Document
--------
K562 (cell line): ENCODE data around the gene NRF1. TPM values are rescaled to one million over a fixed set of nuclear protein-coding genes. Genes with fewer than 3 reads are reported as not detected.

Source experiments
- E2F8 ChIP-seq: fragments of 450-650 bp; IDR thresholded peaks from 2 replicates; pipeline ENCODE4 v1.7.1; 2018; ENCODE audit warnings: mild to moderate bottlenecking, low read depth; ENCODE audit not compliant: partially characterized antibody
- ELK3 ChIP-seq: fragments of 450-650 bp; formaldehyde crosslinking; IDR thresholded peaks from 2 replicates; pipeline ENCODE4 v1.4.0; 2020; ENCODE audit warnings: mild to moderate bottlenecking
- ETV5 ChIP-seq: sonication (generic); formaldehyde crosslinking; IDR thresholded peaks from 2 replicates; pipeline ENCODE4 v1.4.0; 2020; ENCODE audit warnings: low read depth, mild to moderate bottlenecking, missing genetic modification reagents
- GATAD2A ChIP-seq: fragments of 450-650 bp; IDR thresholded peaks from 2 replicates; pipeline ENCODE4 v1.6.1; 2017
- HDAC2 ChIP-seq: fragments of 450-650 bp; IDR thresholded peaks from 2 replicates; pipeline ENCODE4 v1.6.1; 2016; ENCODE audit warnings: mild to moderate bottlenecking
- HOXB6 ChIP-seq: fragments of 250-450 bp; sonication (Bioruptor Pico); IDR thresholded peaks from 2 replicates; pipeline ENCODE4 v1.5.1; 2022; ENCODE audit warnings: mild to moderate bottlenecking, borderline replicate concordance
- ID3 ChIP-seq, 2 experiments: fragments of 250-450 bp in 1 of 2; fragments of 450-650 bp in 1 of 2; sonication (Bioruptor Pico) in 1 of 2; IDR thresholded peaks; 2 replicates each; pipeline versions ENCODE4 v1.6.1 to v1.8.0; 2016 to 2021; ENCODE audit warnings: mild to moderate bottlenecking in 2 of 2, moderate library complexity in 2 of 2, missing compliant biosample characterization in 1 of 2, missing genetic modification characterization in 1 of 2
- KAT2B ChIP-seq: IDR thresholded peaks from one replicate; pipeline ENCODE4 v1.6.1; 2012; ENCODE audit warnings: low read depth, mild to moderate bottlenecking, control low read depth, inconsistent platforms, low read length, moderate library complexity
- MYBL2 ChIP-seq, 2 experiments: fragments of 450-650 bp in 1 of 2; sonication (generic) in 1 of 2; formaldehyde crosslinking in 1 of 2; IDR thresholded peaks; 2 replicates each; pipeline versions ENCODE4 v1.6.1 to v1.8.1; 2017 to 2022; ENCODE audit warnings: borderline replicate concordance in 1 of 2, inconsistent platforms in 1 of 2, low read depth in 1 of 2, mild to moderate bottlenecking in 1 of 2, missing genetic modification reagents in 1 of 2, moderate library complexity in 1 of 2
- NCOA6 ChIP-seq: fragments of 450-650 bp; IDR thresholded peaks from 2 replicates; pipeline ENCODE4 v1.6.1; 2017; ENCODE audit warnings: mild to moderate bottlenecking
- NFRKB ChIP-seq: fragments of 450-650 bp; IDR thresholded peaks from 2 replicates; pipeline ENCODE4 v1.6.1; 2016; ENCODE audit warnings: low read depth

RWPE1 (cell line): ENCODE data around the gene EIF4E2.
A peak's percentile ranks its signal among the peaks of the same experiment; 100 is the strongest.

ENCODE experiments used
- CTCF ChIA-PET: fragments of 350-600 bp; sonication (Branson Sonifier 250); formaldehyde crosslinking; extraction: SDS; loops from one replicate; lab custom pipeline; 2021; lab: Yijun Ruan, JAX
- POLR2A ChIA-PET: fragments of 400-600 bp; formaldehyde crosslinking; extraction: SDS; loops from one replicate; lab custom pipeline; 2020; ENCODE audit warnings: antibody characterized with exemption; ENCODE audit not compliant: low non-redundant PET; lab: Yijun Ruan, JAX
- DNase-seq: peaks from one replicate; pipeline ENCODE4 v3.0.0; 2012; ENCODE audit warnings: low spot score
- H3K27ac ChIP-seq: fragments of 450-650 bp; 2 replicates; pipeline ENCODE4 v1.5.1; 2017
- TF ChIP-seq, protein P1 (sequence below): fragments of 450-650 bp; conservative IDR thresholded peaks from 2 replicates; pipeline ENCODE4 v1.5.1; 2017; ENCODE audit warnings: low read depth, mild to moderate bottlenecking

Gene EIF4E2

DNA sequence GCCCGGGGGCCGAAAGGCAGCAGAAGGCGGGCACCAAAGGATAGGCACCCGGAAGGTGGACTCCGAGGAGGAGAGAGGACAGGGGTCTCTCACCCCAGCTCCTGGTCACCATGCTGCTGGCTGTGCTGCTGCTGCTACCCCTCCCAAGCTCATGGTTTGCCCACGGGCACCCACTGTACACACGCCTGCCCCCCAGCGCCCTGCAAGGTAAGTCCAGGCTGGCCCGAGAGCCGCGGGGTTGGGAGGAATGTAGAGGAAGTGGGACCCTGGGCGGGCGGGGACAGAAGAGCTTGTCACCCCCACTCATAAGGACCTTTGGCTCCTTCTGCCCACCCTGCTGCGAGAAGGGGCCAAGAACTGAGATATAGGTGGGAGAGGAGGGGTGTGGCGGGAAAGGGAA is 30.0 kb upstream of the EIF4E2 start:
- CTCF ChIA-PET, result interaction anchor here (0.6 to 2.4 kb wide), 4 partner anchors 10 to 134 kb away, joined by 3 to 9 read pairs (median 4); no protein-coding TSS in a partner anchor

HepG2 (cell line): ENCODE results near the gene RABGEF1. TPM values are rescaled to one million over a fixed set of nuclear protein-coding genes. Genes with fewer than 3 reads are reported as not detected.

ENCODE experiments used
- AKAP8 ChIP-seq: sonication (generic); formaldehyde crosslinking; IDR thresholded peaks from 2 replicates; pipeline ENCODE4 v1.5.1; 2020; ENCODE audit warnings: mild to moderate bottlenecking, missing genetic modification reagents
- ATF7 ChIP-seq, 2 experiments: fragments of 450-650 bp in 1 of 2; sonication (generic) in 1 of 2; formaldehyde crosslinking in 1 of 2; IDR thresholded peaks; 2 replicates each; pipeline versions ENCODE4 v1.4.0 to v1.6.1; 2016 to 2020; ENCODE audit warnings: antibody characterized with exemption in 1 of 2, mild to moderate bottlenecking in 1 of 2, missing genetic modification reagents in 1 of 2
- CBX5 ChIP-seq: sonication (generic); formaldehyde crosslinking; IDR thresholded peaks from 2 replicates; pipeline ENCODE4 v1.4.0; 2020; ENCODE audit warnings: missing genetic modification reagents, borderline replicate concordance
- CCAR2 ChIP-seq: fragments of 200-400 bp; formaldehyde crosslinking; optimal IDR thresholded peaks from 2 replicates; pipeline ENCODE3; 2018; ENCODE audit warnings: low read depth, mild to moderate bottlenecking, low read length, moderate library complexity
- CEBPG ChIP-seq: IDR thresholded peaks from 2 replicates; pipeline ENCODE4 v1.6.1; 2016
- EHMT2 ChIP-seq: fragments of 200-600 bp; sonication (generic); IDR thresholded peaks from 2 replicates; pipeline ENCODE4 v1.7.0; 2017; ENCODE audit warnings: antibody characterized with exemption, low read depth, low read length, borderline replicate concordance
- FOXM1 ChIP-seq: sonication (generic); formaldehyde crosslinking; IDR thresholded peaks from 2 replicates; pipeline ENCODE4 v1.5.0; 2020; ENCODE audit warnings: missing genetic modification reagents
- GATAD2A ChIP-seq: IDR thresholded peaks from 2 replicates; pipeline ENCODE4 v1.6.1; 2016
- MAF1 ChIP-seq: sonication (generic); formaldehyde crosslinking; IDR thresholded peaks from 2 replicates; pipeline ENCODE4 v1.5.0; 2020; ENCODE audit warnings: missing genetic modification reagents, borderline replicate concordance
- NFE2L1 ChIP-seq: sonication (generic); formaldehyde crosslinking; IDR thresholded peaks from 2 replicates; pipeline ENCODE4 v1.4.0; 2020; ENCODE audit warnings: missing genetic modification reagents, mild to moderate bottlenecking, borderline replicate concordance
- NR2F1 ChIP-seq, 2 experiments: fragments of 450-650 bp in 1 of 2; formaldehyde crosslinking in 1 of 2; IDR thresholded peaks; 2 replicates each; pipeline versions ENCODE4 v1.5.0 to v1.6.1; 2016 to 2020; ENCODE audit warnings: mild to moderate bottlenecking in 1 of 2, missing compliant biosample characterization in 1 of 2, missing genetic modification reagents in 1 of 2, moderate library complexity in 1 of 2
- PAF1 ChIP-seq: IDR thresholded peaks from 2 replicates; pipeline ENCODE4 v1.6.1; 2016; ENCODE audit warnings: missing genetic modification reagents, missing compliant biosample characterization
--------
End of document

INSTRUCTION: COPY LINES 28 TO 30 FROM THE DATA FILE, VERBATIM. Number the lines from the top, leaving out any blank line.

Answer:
- ATF7 ChIP-seq, 2 experiments: fragments of 450-650 bp in 1 of 2; sonication (generic) in 1 of 2; formaldehyde crosslinking in 1 of 2; IDR thresholded peaks; 2 replicates each; pipeline versions ENCODE4 v1.4.0 to v1.6.1; 2016 to 2020; ENCODE audit warnings: antibody characterized with exemption in 1 of 2, mild to moderate bottlenecking in 1 of 2, missing genetic modification reagents in 1 of 2
- CBX5 ChIP-seq: sonication (generic); formaldehyde crosslinking; IDR thresholded peaks from 2 replicates; pipeline ENCODE4 v1.4.0; 2020; ENCODE audit warnings: missing genetic modification reagents, borderline replicate concordance
- CCAR2 ChIP-seq: fragments of 200-400 bp; formaldehyde crosslinking; optimal IDR thresholded peaks from 2 replicates; pipeline ENCODE3; 2018; ENCODE audit warnings: low read depth, mild to moderate bottlenecking, low read length, moderate library complexity